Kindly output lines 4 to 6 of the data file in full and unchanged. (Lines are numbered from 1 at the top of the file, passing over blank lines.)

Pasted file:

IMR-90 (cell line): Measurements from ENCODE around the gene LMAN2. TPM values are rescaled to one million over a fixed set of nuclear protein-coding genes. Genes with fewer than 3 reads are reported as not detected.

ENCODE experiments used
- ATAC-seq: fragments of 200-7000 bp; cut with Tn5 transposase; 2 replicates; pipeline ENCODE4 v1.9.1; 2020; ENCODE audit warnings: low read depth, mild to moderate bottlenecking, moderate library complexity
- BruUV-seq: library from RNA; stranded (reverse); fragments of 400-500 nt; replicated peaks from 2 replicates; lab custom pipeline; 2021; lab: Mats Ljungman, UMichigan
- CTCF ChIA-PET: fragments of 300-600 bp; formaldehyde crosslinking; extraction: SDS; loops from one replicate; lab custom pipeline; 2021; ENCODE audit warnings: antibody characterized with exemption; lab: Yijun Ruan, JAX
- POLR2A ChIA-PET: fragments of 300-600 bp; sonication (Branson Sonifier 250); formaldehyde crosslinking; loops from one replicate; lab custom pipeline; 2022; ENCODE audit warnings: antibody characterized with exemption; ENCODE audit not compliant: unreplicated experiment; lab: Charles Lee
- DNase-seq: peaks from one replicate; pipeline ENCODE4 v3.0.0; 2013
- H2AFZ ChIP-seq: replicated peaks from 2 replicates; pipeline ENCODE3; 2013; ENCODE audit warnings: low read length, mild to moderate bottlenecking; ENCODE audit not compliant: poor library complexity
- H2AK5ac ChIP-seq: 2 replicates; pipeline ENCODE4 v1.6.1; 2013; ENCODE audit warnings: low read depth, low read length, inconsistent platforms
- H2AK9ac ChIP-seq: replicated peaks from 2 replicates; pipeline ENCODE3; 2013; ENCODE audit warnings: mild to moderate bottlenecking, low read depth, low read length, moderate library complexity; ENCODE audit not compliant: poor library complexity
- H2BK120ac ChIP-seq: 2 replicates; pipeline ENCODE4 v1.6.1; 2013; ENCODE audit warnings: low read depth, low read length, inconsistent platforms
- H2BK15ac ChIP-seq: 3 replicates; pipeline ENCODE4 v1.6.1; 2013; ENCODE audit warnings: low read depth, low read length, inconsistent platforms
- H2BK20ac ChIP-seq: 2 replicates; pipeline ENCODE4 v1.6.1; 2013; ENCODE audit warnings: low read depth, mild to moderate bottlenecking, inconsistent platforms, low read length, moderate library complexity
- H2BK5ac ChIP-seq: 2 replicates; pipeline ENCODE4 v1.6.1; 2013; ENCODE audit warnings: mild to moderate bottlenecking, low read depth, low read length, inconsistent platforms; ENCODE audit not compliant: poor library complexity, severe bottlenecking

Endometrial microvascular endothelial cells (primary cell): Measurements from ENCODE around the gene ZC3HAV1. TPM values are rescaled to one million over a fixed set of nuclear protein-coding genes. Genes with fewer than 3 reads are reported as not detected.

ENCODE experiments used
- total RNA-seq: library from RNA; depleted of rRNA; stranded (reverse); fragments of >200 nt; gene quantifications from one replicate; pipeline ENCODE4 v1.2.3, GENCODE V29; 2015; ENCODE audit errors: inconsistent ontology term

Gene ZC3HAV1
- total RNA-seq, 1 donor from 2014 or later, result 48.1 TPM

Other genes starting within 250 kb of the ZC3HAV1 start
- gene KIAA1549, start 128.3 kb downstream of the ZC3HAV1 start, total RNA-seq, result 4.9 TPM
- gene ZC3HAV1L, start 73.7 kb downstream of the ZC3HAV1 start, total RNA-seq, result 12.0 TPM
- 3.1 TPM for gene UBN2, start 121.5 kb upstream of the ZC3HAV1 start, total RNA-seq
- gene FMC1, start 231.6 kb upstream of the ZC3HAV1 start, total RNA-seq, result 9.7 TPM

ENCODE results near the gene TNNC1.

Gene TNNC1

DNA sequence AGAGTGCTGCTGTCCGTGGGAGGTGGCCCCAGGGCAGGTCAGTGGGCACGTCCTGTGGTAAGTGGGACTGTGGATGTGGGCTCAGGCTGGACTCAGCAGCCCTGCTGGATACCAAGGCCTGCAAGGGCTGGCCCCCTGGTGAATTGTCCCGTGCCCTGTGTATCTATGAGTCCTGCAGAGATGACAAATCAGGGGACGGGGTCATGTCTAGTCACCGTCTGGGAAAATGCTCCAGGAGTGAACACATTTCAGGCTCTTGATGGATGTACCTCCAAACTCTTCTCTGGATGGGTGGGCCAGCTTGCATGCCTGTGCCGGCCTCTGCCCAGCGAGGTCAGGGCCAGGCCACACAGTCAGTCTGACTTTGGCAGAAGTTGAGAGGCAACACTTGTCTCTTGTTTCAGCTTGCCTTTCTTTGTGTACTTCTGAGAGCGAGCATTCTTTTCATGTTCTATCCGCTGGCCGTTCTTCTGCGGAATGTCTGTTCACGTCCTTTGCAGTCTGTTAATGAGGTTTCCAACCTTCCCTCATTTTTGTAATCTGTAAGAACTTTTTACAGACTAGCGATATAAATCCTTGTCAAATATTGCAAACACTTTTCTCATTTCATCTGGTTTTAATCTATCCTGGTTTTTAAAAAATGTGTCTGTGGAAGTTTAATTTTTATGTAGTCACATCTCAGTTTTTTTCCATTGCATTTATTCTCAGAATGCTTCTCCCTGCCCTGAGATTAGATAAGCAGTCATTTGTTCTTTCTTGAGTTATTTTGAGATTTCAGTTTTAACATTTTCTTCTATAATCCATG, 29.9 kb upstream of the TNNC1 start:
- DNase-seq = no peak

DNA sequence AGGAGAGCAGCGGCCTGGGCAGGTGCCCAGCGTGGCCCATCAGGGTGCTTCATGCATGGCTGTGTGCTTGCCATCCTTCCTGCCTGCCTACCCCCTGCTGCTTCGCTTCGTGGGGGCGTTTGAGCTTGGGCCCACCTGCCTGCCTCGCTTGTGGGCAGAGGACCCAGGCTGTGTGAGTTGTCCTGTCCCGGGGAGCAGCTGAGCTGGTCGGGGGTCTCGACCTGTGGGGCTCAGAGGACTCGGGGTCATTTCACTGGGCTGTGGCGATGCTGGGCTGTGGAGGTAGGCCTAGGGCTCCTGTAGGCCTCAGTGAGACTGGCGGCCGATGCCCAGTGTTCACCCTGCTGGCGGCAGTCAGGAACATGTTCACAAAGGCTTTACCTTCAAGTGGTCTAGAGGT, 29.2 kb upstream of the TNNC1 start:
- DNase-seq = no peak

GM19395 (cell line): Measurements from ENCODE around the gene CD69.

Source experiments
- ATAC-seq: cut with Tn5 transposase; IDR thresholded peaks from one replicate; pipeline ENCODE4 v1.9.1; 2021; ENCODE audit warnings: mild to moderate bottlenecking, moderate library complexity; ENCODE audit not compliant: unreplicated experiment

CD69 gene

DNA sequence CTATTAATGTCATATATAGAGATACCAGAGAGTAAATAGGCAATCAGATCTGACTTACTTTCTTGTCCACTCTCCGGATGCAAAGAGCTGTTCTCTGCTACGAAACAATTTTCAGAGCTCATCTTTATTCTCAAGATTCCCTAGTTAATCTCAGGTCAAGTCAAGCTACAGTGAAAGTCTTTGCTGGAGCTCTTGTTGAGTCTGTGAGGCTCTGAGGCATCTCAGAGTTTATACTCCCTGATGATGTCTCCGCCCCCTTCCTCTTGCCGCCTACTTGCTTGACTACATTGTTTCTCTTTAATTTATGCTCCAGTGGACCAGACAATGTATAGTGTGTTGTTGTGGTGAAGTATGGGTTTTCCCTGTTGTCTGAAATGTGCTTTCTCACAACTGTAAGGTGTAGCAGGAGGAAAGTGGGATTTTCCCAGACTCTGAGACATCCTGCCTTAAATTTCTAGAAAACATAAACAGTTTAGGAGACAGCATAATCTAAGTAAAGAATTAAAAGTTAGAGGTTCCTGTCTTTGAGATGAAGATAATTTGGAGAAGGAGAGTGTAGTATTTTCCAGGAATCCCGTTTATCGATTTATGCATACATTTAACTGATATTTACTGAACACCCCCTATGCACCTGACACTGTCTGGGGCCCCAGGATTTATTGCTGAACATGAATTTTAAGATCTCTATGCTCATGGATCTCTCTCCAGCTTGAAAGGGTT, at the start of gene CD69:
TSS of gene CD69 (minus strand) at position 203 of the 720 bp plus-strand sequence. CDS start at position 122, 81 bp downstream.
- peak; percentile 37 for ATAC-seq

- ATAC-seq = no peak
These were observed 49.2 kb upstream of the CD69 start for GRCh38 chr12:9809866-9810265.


- BruUV-seq: library from RNA; stranded (reverse); fragments of 400-500 nt; replicated peaks from 2 replicates; lab custom pipeline; 2021; lab: Mats Ljungman, UMichigan
- CTCF ChIA-PET: fragments of 300-600 bp; formaldehyde crosslinking; extraction: SDS; loops from one replicate; lab custom pipeline; 2021; ENCODE audit warnings: antibody characterized with exemption; lab: Yijun Ruan, JAX
- POLR2A ChIA-PET: fragments of 300-600 bp; sonication (Branson Sonifier 250); formaldehyde crosslinking; loops from one replicate; lab custom pipeline; 2022; ENCODE audit warnings: antibody characterized with exemption; ENCODE audit not compliant: unreplicated experiment; lab: Charles Lee